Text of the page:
Dave McKean is the Co-Owner and CEO of Sherpa Chai LLC, a food and beverages company based in Lafayette, Colorado. He has over 35 years of experience in high-level business development, encompassing media, software, the global hospitality industry, and most recently in the consumer packaged goods (CPG) industry.
Where did you grow up and what was your childhood like?
I grew up in the D.C. area, and I spent half my time in Washington, D.C., and the other half in a little town in Delaware on the beach, which is more my hometown. I don’t have any ties back to the D.C. area anymore. I still have a house in Rehoboth, and two of my kids are there right now so, we spend a lot of time there.
My dad was kind of a self-made man, got himself through law school, became a lawyer. Then he got into the business through the law work he was doing and was an entrepreneur who owned multiple companies over the years. He always told my three brothers and me that if you want to succeed in life, you got to own it. That’s the only way you’ll be happy and prosperous – and at the end of the day, it worked. I built up two companies and sold them, and this is the third one. My three brothers are all entrepreneurs. My brother Mike works for a software company, my brother Jack is a consultant in the construction world, and my other brother is a consultant in software for the banking/finance world. Every one of us has gone on to be entrepreneurs, and that’s due to the dad that raised us.
Did you have any particular experiences/stories that shaped your adult life?
I think it was the last year that I worked at the Discovery Channel, which was the last time I worked for somebody else. My job was to supply programming to the joint venture with the German-speaking territory. And the only way to make that happen was to go out into the marketplace by programming, resell it, and then serve it up on the German network. We didn’t have enough inventory back home at the Discovery Channel in the U.S. to supply the network needed, so that’s what I did. I went out, bought programming, and then bought extra rights to resell it to the three TV markets and other territories, and then that would allow the profit from that to support the network in Germany. The final year that I was there, the head of programming and myself generated 13 and a half million dollars for the Discovery Channel.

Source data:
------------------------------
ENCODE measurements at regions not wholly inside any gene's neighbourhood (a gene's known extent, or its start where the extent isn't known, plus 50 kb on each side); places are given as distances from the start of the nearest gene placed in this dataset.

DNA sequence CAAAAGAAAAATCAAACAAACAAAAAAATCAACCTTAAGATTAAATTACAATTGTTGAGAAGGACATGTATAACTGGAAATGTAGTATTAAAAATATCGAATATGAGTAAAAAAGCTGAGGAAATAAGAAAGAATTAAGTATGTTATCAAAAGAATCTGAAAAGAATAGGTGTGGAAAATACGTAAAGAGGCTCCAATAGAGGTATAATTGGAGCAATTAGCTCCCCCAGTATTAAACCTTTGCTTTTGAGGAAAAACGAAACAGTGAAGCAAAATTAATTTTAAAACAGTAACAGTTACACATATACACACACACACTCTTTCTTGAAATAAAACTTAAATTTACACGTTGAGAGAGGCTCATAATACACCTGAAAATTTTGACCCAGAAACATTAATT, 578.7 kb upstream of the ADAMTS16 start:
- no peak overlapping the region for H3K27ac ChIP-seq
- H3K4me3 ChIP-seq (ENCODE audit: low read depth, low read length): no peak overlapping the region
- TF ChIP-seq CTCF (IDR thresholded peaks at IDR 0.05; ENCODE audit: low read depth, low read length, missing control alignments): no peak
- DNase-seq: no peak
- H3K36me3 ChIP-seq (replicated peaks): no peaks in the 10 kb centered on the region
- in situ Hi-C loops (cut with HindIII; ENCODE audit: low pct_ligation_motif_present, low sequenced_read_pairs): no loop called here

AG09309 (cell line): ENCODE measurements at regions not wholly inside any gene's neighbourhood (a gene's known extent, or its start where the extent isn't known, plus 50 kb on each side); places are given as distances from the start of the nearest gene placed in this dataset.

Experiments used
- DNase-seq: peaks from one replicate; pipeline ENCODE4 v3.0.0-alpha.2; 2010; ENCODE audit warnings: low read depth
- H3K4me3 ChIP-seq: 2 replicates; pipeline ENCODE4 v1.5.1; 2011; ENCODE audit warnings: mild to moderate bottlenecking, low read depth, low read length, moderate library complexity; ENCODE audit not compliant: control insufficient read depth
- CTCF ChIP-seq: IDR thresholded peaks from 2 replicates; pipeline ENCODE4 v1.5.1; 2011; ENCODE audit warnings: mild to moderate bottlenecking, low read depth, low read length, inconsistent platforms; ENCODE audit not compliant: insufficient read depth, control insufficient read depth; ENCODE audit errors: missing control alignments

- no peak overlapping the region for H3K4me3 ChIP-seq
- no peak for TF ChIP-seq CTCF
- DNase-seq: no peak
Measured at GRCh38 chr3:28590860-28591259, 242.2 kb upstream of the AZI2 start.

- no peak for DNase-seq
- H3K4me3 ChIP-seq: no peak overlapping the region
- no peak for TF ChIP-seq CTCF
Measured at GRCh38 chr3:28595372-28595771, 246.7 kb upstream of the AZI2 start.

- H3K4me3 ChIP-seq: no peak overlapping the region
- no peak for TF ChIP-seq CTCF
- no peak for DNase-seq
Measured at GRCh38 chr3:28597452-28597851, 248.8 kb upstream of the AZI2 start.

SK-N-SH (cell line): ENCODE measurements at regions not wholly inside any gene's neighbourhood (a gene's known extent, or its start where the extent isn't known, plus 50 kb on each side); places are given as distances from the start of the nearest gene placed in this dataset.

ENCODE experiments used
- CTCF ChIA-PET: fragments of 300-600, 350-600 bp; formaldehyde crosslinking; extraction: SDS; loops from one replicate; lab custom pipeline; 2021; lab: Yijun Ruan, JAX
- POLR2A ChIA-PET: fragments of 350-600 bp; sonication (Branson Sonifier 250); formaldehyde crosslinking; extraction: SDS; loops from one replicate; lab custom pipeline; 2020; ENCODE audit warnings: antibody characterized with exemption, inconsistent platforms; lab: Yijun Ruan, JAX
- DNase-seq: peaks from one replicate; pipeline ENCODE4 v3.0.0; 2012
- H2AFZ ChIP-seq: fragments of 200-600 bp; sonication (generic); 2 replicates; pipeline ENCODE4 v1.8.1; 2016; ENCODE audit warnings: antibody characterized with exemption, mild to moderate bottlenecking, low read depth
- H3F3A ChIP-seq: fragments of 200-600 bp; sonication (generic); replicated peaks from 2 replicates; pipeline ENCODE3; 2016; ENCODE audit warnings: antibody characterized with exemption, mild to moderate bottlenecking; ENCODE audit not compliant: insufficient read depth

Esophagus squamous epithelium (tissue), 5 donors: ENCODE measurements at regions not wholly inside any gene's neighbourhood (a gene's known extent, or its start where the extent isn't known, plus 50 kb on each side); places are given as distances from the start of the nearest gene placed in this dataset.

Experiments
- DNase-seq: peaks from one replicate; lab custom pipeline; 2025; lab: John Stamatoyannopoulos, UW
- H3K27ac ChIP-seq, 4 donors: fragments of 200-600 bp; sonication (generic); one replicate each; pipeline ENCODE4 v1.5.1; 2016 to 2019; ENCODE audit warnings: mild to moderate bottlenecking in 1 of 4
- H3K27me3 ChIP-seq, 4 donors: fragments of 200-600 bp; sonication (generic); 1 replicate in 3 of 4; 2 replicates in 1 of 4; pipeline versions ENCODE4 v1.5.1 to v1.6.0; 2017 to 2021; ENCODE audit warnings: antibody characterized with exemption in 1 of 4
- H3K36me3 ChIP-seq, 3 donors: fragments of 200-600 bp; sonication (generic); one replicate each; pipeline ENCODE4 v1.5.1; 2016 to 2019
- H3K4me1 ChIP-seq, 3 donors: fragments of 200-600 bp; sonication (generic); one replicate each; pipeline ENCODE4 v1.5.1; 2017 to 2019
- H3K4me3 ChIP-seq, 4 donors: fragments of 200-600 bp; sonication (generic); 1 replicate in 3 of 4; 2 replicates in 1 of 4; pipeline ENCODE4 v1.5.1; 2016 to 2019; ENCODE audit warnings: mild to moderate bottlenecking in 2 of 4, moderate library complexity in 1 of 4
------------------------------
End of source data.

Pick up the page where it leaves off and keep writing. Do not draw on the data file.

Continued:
We generated quite a lot of revenue that supported the channel, which was all good, but I realized nobody actually cared. That’s when I quit and my brother and I started our first software venture together. That went on to when I finally cashed out, we were 500 plus employees, five regional offices, and software from this company still is one of the number one companies in the hospitality industry today, doing 30 million-plus in.
I actually had sat around with my father at one point. I was in Germany, so it was on the phone and I was talking to him and I was telling him the numbers that we were generating and what we were getting paid and my father was like, you should be working for yourself – he was right.
What is something you wish you would’ve realized earlier in your life?
I wanted to own my business. However, as a 20-28-year-old, and even as a 31-year-old, you’re still building a lot of infrastructures that will allow you to start your own business eventually. You have to understand a lot more about business, and I wished I had taken more accounting and finance classes in my student days. Big mistake when I only took accounting and finance the very last semester and my dad had been harping on me to take those classes since I started college and I didn’t. These have been the most valuable classes I took all through college. I’d say if there’s one thing I wish I had realized earlier was to take more of those classes because you need them in life.
What are bad recommendations you hear in your profession or area of expertise?
Generally speaking, the only thing I can think of is to never listen to the people who tell you not to chase your dreams. That’s the worst thing – Just do it, take the chance, make the shot. The net result is always going to be a better one. You may fail, but keep up, get up, keep going, do it again, and eventually, you will be successful.
After selling a big chunk of my software company, I became a full-time lacrosse coach to my son. The advice I always gave everybody on the lacrosse team and every game before every match is that you can’t score if you don’t shot. So you’ve got to take the shot, take the shot, take the shot. Eventually, you find success but, do not let somebody tell you not to take the shot. Cause if you don’t take it, you’re never going to score. You’re never going to be successful and never going to be happy.
Tell me about one of the darker periods you’ve experienced in life. How you came out of it, and what you learned from it?
I wouldn’t necessarily call it a dark in my life since I don’t have a lot of medical history or injuries, and my kids are all healthy. However, the darkest period for me was when my father passed because, at that point in building our company, we were just starting to go over the edge of being pretty successful. It would have been nice for him to see that, to see the end of it, to see the success built out of that. But back in those days, I spent a great deal of time talking to my dad about business, probably two or three days a week.
I would sit with him or go by the house, or talk on the phone about business and lawsuits that we faced and how we handle this and that. That was a huge benefit to me to have his insight, and when he passed, there was a period for about eight months when I felt myself wanting to pick up the phone and call him. Eventually, you got through it, but it’s mainly the grieving period. But life, as I said, I feel very grateful.
What is one thing you do that you feel has been the biggest contributor to your success so far?